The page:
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Tech Wars: Twitter and The New York Times Websites Hacked by Syrian Group

The websites of Twitter and The New York Times were hacked on Tuesday by what is believed to be a Syrian group called SEA, Syrian Electronic Army. SEA is a group of hackers which supports President Bashar al-Assad of Syria, and looks to use hacking as a way to wreak havoc on those they think oppose him. As reported by

“Syrian Electronic Army infiltrated its major U.S. media targets indirectly, by compromising a related third party.

“The hack that took down The New York Times homepage on Tuesday afternoon and knocked out embedded images on Twitter was the result of a phishing attack on an Australian Web-hosting firm, Melbourne IT, the firm confirmed Tuesday evening.”

Though Twitter and The New York Times are back up, they’re still not running at full capacity. According to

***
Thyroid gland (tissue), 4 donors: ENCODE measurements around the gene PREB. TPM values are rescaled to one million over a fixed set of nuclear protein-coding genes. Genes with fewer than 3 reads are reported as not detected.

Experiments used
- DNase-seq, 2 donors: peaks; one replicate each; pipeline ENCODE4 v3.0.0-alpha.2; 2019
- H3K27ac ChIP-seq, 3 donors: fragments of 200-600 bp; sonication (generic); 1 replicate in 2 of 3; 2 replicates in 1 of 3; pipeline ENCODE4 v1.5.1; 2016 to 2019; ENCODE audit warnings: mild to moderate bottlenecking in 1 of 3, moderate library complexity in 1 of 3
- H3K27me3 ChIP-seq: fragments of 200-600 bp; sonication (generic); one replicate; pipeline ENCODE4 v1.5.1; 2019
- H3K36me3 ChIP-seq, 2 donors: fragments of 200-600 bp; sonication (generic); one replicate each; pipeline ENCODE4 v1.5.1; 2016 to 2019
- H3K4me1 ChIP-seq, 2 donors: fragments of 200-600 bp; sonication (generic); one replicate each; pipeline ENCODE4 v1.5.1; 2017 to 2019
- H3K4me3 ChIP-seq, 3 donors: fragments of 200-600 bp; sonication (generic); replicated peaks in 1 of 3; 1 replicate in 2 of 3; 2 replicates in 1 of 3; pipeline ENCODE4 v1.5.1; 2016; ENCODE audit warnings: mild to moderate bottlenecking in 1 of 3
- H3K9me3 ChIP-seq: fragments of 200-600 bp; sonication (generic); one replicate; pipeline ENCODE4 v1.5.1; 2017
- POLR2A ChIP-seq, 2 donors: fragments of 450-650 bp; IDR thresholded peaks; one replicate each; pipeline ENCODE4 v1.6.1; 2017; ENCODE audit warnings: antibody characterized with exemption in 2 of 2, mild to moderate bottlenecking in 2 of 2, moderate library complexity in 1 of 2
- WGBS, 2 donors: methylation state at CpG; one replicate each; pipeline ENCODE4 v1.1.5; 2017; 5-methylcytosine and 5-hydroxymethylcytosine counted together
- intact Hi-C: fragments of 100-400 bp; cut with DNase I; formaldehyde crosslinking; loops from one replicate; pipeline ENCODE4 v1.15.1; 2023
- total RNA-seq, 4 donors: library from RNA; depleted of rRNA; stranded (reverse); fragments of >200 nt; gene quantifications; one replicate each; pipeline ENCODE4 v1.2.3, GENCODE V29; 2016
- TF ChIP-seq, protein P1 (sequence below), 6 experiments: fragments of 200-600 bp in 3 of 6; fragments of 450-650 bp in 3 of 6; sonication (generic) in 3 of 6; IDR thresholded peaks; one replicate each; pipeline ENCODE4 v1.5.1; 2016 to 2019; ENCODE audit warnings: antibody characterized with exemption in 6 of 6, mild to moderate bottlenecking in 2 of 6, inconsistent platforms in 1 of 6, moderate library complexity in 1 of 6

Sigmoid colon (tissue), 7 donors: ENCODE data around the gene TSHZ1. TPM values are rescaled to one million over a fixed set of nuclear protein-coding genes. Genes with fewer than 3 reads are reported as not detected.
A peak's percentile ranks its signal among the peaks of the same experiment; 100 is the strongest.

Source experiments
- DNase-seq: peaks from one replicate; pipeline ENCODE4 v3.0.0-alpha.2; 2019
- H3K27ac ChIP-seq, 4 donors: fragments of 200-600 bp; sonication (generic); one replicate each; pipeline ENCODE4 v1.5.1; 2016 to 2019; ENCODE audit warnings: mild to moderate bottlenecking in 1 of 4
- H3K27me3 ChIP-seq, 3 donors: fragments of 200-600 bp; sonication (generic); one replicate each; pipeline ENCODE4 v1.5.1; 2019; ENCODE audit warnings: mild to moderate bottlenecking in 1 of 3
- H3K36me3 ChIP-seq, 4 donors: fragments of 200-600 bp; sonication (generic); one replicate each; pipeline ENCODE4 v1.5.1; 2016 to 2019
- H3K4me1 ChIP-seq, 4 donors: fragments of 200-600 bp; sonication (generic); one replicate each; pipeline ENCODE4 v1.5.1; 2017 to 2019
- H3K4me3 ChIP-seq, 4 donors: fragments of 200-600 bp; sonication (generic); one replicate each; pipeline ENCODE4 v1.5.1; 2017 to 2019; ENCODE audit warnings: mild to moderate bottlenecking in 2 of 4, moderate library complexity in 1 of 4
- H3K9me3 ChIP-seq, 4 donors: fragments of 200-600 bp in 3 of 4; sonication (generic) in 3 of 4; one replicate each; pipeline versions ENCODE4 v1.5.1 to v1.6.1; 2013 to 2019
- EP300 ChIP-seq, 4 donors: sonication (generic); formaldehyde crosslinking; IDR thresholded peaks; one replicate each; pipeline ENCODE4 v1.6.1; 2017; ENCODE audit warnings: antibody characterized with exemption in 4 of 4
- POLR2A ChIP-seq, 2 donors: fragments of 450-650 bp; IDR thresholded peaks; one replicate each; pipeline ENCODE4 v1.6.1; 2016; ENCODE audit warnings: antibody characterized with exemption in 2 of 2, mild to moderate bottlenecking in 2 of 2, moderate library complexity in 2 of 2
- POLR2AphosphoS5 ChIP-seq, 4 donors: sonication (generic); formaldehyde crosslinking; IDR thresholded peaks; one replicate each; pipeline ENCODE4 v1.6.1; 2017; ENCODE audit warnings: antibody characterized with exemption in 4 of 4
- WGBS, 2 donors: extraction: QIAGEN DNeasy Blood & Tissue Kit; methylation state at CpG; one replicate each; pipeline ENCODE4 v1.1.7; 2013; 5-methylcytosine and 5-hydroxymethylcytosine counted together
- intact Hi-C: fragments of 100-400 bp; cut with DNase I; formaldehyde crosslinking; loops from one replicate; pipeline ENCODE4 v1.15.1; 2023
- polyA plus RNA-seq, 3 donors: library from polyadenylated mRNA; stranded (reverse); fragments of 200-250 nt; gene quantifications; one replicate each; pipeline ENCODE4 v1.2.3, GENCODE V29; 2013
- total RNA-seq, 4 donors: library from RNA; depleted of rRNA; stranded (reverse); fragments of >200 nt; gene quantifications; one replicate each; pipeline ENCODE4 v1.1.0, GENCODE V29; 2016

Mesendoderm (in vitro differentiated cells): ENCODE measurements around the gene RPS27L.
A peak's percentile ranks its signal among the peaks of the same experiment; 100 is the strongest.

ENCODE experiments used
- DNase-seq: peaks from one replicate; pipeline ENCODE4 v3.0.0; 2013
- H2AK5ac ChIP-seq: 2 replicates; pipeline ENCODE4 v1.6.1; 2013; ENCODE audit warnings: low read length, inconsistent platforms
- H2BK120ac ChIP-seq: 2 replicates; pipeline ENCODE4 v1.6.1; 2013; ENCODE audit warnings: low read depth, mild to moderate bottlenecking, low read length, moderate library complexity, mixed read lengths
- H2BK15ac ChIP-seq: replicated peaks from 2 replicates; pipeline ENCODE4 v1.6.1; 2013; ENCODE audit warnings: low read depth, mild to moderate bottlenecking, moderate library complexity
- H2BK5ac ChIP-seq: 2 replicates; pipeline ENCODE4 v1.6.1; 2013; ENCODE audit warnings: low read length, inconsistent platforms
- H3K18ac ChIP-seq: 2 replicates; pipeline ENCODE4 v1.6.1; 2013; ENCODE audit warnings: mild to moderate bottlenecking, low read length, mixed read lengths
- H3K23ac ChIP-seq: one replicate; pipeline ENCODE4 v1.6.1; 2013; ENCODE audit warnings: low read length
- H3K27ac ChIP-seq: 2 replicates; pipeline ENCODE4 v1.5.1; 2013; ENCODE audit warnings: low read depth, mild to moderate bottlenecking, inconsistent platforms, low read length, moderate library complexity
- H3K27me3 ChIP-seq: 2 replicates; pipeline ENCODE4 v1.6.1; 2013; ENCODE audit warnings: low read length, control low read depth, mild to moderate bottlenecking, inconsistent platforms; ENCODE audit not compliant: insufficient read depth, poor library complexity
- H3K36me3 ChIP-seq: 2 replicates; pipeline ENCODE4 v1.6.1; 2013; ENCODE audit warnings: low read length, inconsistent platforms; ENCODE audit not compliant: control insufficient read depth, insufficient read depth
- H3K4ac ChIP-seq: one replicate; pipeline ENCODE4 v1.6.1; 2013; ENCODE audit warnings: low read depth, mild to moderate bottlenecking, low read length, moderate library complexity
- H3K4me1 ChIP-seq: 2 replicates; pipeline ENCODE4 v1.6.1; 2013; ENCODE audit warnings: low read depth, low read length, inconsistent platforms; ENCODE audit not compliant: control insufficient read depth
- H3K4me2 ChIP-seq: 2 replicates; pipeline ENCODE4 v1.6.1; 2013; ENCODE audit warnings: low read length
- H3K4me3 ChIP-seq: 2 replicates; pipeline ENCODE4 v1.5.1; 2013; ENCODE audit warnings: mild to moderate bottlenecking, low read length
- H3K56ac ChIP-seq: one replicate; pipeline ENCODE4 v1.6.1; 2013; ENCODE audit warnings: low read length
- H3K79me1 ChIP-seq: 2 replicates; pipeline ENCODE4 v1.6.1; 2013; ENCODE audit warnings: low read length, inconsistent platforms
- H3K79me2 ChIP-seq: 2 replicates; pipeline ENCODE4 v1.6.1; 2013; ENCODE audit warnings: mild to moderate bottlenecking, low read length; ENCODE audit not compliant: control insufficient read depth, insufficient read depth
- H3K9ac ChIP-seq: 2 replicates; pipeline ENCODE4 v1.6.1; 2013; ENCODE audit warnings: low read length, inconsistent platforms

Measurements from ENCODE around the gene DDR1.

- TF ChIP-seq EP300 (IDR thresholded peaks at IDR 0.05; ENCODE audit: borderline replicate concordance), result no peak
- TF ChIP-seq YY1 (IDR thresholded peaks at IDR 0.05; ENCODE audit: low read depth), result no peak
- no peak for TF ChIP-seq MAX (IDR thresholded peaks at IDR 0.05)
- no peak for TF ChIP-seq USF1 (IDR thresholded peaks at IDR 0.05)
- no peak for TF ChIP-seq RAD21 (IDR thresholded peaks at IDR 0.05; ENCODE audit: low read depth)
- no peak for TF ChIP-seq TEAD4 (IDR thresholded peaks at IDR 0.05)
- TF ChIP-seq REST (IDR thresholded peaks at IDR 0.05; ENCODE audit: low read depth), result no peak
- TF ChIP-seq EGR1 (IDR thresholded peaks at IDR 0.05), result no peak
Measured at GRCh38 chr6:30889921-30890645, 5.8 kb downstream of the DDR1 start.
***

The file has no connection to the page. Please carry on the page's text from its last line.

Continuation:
“Images and some avatars posted to Twitter’s domain are not appearing when viewed on the web or in Twitter applications because the domain where the pictures are posted,, had its domain name details altered on Tuesday.

“The New York Times is also affected by the hack, which was carried out against an Australian registrar, Melbourne IT, which separately confirmed that it had been the cause of the failure.”

This news is simultaneously interesting and scary. On one hand, we’re seeing the future of warfare migrate to the cyberworld as many predicted it would decades ago. On the other hand, societies are so dependent on cyber technology that any organization seen as a threat to those technologies must be taken seriously. If a group like SEA could take down sites as large as Twitter and The New York Times, it isn’t a stretch for them to target personal banking or something as important.

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